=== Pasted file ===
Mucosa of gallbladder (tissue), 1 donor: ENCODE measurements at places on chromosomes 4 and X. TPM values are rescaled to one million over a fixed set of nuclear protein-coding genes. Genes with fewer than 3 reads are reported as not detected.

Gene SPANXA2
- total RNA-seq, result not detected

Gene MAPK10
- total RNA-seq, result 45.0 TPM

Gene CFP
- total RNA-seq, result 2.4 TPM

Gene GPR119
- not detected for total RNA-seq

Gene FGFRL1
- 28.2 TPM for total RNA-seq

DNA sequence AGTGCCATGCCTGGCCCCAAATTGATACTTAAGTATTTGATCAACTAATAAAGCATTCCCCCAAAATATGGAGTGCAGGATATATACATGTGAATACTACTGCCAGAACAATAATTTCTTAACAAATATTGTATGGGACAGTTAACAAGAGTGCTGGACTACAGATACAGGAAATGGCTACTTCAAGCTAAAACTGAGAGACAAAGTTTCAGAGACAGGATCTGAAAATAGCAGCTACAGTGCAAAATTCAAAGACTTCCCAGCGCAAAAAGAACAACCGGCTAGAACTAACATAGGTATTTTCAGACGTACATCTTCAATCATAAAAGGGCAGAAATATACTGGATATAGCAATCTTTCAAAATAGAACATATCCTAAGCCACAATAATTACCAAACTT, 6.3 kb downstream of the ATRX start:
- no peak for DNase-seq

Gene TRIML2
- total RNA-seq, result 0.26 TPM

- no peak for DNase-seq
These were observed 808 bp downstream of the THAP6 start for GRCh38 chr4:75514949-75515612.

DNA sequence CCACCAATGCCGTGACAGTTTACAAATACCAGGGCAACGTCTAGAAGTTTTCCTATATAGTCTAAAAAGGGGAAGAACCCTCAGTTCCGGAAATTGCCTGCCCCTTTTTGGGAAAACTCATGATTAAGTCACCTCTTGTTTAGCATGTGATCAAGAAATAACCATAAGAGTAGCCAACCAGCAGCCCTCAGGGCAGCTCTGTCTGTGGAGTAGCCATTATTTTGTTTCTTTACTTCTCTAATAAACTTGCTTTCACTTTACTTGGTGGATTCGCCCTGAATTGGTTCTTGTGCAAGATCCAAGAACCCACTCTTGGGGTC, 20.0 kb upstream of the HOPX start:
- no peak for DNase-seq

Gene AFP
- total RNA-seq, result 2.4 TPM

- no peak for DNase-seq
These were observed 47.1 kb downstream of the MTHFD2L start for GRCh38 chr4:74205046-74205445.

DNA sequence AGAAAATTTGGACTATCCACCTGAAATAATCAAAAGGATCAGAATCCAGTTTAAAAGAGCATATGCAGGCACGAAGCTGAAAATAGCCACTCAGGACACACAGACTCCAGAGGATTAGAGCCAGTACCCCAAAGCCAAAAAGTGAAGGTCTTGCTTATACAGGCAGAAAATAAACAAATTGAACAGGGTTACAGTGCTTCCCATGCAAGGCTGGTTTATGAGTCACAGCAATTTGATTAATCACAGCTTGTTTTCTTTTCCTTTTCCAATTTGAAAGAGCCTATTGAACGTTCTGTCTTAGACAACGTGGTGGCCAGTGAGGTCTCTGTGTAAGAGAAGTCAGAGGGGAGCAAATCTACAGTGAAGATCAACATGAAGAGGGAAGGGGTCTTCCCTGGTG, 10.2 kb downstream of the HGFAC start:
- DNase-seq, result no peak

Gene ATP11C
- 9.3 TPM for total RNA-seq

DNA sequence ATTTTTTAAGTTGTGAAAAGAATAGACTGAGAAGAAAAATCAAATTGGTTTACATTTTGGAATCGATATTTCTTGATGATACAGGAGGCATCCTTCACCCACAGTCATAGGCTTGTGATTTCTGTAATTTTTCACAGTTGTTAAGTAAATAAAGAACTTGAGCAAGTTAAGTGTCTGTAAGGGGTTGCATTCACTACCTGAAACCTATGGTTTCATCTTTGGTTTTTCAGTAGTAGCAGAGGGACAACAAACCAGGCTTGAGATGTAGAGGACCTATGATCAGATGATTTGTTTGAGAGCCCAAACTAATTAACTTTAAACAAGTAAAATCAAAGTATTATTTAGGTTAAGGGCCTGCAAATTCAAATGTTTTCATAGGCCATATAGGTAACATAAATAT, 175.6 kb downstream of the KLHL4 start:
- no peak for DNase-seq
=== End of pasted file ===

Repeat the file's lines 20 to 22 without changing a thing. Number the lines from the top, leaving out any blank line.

Gene AFP
- total RNA-seq, result 2.4 TPM

- no peak for DNase-seq